"As a fan of De Palma and a trans woman," Crets states, "I’ve always struggled with this film. Over the years, a different portrait of the trans killer Bobbi began to emerge; each new viewing led me to believe there’s more empathy towards her than other critical readings have suggested." Crets feels that while "the film has some pop psychology gobbledygook about two sexes inhabiting the same body," De Palma nevertheless did his research. "Without meaning to, he crafted a story that actually tells us important things about the way trans people were treated in the late ‘70s."

Here's an excerpt from Crets' article:

In his 2015 Daily Beast piece on the Criterion release, writer Keith Phipps quotes trans woman film critic Alice Stoehr as noting, ​​“Elliott’s pathology—‘opposite sexes inhabiting the same body’—bears minimal resemblance to the experiences of actual trans women. Instead, it reads as a conflation of trans identity with dissociative identity disorder. At its most hostile, Dressed To Kill​ suggests that trans women are dangerous, unstable, and confused. Whereas in Carrie​, De Palma found truth by telling his monster’s story, here the monster is incomprehensible and alien.” This was one of the nicer quotes I found about the movie from other trans women, but you get the idea.

As a fan of De Palma and a trans woman, I’ve always struggled with this film. Over the years, a different portrait of the trans killer Bobbi began to emerge; each new viewing led me to believe there’s more empathy towards her than other critical readings have suggested.

The film has some pop psychology gobbledygook about two sexes inhabiting the same body – that both Dr. Elliott and Bobbi, the trans woman, wanted control, and Dr. Elliot barred Bobbi’s transition. Liz asks Bobbi’s gender psychiatrist, Dr. Levy, about this: “You mean when Elliot got turned on, Bobbi took over?” Levy responds, “Yes, it was like Bobbi’s red alert. Elliot’s penis became erect and Bobbi took control, trying to kill anyone that made Elliot masculinely sexual.”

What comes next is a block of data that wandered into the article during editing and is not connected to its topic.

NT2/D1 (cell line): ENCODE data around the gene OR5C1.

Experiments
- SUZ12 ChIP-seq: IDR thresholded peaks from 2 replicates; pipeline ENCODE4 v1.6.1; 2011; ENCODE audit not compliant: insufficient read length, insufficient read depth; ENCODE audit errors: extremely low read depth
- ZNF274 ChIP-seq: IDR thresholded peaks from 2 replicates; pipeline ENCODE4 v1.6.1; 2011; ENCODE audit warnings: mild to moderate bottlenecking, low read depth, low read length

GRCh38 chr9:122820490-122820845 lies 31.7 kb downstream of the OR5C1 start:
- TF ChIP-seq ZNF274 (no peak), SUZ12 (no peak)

In the 1960s and 1970s, it was much harder for trans people to be able to transition in America. One would have to fit a very narrow criteria to be approved for the process. The Harry Benjamin International Gender Dysphoria Association, long one of America’s primary trans gatekeeping associations, described it this way in 2001:

During the 1960s and 1970s, clinicians used the term true transsexual. The true transsexual was thought to be a person with a characteristic path of atypical gender identity development that predicted an improved life from a treatment sequence that culminated in genital surgery. True transsexuals were thought to have: 1) cross-gender identifications that were consistently expressed behaviorally in childhood, adolescence, and adulthood; 2) minimal or no sexual arousal to cross-dressing; and 3) no heterosexual interest, relative to their anatomic sex… Belief in the true transsexual concept for males dissipated when it was realized that such patients were rarely encountered, and that some of the original true transsexuals had falsified their histories to make their stories match the earliest theories about the disorder.

An argument can be made that Dr. Elliott, who would have been familiar with these gatekeeping guidelines, would have found it impossible that he could be trans. Most of his profession would have believed this, which could have caused him to try to squash these desires. In fact, Dr. Elliot represents the psychiatric field’s gatekeeping of trans people for not fitting a very narrow definition, which came from the doctor’s own biases over what makes someone a man or a woman.

Does this make Bobbi the secret hero of ​Dressed to Kill?​ Not really, as she is still committing murder. To some extent, she represents the way marginalized communities can sometimes misdirect their anger towards other marginalized communities. It’s the patriarchal field of psychology that has prevented her from transitioning, but she instead focuses on the immediate problem: that when she sees attractive women she becomes aroused and this prevents her from reaching her goal of transition. Rather than blame the problem, she blames a symptom of the problem.